Metabolic transit of dietary methylglyoxal

J Agric Food Chem. 2013 Oct 30;61(43):10253-60. doi: 10.1021/jf304946p. Epub 2013 Mar 11.


Methylglyoxal (MGO) is responsible for the pronounced antibacterial activity of manuka honey, in which it may reach concentrations up to 800 mg/kg. As MGO formed in vivo is discussed to play a role in diabetic complications, the metabolic transit of dietary MGO was studied within a 3 day dietary recall with four healthy volunteers. Determination of MGO in 24 h urine was performed with GC-MS after derivatization with O-(2,3,4,5,6-pentafluorobenzyl)hydroxylamine, and D-lactate was quantified enzymatically. Following a diet virtually free from MGO and other glycation compounds, a defined amount of MGO (500 μmol in manuka honey) was administered in the morning of day 2. Renal excretion was between 0.1 and 0.4 μmol/day for MGO and between 50 and 220 μmol/day for D-lactate. No influence on excretion of both compounds was observed following administration of MGO. To investigate the stability of MGO under physiological conditions, a simulated in vitro gastrointestinal digestion was performed with MGO-containing honey. After 8 h of in vitro digestion, only 5-20% of the initial methylglyoxal was recovered. This indicates that dietary MGO is rapidly degraded during the digestion process in the intestine and, therefore, exerts no influence on the MGO level in vivo.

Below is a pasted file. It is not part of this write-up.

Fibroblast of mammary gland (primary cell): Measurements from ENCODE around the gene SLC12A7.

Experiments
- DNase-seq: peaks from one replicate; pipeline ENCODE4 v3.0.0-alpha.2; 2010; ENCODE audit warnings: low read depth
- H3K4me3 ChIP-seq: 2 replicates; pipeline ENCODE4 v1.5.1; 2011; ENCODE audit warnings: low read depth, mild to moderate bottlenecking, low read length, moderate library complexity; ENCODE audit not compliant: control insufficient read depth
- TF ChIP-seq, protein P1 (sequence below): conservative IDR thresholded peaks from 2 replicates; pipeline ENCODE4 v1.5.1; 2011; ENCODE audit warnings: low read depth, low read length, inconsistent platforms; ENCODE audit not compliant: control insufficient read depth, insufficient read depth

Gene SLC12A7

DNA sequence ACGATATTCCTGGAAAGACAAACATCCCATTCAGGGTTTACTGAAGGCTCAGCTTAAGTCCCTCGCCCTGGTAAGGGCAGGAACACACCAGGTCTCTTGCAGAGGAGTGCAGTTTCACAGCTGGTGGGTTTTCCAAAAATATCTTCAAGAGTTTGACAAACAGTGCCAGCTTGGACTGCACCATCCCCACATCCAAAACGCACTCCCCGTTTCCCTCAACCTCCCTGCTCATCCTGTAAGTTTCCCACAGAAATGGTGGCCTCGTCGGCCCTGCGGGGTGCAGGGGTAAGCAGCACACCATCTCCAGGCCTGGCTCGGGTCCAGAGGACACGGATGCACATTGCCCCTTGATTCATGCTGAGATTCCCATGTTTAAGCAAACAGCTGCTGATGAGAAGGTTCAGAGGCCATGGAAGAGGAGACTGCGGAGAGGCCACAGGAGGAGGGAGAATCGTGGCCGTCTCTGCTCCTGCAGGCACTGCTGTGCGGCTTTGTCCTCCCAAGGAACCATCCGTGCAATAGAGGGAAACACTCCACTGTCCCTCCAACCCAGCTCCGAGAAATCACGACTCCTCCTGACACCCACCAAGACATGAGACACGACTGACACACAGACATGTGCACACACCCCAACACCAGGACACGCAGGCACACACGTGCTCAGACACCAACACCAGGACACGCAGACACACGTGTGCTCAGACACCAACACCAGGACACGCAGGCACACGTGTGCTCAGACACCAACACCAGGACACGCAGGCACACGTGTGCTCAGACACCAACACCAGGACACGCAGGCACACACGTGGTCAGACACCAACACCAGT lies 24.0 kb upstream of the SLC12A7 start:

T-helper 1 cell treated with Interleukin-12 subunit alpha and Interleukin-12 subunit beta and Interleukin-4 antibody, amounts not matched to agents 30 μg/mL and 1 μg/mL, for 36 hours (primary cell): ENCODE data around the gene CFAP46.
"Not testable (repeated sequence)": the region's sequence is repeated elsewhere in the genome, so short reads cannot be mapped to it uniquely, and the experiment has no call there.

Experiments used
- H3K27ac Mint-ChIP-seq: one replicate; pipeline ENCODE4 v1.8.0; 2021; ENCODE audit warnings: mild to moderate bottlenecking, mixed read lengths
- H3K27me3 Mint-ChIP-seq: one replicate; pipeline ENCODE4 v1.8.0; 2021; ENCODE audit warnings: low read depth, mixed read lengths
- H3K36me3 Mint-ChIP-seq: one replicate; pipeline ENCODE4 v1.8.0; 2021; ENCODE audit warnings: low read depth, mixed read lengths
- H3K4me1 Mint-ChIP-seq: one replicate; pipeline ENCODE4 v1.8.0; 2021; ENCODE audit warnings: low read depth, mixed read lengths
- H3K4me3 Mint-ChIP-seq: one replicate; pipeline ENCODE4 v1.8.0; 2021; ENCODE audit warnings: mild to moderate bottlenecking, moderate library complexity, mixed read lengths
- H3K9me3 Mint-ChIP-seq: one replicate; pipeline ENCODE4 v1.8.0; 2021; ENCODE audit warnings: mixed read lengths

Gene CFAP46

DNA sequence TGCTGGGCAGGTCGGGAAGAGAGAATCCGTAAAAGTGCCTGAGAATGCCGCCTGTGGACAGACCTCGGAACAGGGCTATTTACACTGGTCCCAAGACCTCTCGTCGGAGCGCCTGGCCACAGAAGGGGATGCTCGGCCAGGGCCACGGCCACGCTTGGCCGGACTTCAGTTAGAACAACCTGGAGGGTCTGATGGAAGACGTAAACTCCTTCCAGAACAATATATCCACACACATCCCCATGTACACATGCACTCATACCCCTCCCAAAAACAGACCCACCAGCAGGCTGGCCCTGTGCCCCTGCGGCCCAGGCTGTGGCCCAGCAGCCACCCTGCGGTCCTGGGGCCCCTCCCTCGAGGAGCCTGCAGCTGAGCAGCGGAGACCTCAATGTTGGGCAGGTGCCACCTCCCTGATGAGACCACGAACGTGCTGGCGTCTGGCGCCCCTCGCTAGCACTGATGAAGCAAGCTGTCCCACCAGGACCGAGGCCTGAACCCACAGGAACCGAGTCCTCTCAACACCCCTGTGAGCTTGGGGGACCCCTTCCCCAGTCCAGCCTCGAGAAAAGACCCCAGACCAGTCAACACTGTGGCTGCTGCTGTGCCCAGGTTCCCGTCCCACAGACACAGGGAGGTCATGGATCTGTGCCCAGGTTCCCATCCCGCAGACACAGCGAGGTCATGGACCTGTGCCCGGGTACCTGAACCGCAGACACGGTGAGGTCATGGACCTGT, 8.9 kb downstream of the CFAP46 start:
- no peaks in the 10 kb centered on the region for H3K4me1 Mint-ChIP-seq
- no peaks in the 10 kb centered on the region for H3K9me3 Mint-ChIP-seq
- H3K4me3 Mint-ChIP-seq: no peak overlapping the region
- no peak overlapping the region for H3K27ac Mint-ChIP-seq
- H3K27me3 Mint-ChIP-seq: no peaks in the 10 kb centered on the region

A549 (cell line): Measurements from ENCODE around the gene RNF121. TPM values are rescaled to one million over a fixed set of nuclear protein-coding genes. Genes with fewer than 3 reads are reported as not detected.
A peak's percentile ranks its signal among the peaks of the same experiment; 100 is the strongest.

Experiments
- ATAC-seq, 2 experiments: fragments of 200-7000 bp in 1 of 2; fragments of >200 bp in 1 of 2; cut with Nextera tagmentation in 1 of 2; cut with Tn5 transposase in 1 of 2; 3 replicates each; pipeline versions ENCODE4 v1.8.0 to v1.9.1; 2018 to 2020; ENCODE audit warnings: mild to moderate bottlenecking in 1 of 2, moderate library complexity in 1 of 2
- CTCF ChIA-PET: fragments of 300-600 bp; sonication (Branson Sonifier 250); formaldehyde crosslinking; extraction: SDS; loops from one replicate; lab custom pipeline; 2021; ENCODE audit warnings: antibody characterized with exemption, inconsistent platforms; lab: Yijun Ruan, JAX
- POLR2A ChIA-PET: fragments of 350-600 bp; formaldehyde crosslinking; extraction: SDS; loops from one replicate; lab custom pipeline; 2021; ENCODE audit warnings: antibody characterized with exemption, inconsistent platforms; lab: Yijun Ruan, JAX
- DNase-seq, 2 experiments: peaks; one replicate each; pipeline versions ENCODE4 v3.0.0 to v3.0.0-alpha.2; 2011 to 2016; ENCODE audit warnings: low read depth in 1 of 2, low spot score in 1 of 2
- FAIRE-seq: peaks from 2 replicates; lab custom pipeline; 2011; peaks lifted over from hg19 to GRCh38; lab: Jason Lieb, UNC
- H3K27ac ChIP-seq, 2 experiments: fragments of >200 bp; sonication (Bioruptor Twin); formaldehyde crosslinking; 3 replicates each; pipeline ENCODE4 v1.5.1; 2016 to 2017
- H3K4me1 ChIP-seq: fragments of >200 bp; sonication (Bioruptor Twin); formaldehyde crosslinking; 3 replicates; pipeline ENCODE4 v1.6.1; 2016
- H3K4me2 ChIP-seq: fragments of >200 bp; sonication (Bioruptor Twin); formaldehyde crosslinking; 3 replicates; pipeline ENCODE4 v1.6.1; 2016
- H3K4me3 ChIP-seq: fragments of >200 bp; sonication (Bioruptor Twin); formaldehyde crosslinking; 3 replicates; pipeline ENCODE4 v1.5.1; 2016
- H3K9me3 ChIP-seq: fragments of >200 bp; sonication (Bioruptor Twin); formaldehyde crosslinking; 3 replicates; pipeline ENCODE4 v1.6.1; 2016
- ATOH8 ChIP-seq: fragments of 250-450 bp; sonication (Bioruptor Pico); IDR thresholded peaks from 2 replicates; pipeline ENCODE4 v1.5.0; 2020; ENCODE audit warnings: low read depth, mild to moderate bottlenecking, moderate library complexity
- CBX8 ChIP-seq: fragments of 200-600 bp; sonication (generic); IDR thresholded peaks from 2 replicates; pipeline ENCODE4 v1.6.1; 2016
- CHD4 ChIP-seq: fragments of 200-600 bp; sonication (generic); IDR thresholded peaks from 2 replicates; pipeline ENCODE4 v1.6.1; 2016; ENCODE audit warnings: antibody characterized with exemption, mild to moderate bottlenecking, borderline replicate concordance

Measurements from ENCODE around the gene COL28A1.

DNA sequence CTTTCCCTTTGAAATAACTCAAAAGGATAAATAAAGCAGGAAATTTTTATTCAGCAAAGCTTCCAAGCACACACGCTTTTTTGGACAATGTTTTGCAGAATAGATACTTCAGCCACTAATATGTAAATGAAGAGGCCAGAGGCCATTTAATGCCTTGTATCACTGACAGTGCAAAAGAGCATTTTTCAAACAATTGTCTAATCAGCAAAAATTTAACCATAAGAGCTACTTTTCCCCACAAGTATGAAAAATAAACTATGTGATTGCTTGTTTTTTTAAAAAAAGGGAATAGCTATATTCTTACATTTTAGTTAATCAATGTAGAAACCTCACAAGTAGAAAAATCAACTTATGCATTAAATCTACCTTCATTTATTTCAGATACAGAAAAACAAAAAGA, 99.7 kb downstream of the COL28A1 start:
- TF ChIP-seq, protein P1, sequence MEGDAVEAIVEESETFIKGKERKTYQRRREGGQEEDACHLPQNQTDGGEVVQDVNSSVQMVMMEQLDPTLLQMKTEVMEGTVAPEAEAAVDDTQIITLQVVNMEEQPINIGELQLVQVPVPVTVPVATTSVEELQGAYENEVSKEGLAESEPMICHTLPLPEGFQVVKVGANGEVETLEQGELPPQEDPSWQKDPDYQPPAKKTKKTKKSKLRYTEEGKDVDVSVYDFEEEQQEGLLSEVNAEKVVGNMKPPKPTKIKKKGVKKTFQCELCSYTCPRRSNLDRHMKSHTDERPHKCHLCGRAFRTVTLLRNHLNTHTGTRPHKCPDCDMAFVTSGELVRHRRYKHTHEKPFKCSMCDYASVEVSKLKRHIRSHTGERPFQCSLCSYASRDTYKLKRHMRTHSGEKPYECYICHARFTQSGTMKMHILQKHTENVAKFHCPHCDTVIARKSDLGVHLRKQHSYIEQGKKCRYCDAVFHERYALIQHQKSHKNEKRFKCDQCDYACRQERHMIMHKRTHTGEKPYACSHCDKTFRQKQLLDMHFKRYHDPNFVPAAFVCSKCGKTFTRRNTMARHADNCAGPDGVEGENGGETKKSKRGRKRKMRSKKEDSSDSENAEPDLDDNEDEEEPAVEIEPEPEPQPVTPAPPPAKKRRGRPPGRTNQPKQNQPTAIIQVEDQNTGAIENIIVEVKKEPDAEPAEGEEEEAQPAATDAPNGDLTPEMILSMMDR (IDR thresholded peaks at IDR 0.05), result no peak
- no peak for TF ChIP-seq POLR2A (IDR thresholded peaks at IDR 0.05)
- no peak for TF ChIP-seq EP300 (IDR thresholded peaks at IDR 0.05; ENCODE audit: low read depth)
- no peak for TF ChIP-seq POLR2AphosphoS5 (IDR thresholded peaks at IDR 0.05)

Publication types

  • Research Support, Non-U.S. Gov't

MeSH terms

  • Adult
  • Digestion
  • Female
  • Gas Chromatography-Mass Spectrometry
  • Honey / analysis*
  • Humans
  • Male
  • Molecular Structure
  • Pyruvaldehyde / chemistry
  • Pyruvaldehyde / metabolism*
  • Pyruvaldehyde / urine
  • Young Adult


  • Pyruvaldehyde